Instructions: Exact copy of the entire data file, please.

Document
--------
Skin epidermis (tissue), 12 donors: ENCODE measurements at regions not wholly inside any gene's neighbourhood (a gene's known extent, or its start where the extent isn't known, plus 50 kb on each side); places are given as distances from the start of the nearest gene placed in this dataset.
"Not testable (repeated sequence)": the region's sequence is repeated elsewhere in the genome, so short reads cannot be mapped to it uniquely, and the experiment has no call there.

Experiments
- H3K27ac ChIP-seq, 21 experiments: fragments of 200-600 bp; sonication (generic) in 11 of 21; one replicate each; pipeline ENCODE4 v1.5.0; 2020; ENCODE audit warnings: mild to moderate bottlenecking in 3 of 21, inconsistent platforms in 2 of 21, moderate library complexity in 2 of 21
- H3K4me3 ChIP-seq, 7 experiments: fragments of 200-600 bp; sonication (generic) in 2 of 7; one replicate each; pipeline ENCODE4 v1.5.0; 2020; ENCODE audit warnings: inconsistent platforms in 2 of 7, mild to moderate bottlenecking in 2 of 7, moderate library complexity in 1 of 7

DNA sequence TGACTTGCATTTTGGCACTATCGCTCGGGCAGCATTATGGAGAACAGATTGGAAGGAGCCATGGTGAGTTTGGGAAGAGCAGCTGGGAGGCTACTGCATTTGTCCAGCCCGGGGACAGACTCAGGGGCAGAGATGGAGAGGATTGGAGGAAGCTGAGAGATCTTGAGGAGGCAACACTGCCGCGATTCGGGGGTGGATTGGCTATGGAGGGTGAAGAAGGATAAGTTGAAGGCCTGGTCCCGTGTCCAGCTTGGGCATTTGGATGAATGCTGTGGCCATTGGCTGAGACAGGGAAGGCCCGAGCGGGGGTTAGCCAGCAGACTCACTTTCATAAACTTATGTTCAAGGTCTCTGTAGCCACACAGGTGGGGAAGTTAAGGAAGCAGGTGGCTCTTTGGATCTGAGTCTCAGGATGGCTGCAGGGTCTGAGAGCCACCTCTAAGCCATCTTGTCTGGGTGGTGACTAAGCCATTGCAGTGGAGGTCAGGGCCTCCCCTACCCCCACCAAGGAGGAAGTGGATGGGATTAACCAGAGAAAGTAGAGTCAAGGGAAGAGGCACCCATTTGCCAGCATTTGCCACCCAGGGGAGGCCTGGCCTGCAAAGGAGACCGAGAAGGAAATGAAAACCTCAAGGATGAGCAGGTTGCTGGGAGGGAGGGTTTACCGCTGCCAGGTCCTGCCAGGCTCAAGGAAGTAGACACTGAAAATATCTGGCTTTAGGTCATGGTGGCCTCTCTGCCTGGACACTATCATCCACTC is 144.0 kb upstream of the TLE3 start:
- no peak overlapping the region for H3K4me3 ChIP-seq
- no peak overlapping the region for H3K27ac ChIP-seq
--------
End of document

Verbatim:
Skin epidermis (tissue), 12 donors: ENCODE measurements at regions not wholly inside any gene's neighbourhood (a gene's known extent, or its start where the extent isn't known, plus 50 kb on each side); places are given as distances from the start of the nearest gene placed in this dataset.
"Not testable (repeated sequence)": the region's sequence is repeated elsewhere in the genome, so short reads cannot be mapped to it uniquely, and the experiment has no call there.

Experiments
- H3K27ac ChIP-seq, 21 experiments: fragments of 200-600 bp; sonication (generic) in 11 of 21; one replicate each; pipeline ENCODE4 v1.5.0; 2020; ENCODE audit warnings: mild to moderate bottlenecking in 3 of 21, inconsistent platforms in 2 of 21, moderate library complexity in 2 of 21
- H3K4me3 ChIP-seq, 7 experiments: fragments of 200-600 bp; sonication (generic) in 2 of 7; one replicate each; pipeline ENCODE4 v1.5.0; 2020; ENCODE audit warnings: inconsistent platforms in 2 of 7, mild to moderate bottlenecking in 2 of 7, moderate library complexity in 1 of 7

DNA sequence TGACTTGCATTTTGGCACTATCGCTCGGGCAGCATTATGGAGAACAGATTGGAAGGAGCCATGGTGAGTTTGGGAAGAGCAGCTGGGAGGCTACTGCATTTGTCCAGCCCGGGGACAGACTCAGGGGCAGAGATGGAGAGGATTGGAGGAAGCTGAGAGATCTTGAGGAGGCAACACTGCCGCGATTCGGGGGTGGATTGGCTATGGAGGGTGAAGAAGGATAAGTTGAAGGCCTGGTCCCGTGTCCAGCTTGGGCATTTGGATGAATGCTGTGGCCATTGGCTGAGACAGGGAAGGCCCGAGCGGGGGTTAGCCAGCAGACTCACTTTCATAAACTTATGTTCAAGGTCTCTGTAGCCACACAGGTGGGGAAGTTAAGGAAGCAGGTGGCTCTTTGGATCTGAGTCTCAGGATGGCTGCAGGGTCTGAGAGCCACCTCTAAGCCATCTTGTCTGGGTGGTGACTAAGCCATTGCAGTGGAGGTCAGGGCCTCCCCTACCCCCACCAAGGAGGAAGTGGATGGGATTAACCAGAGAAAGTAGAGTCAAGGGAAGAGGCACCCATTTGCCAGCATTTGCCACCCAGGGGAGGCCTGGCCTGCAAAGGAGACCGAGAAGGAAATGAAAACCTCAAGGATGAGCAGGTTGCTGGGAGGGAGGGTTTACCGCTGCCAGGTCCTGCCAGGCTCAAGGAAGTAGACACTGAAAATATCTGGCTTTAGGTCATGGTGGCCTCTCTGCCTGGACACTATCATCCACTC is 144.0 kb upstream of the TLE3 start:
- no peak overlapping the region for H3K4me3 ChIP-seq
- no peak overlapping the region for H3K27ac ChIP-seq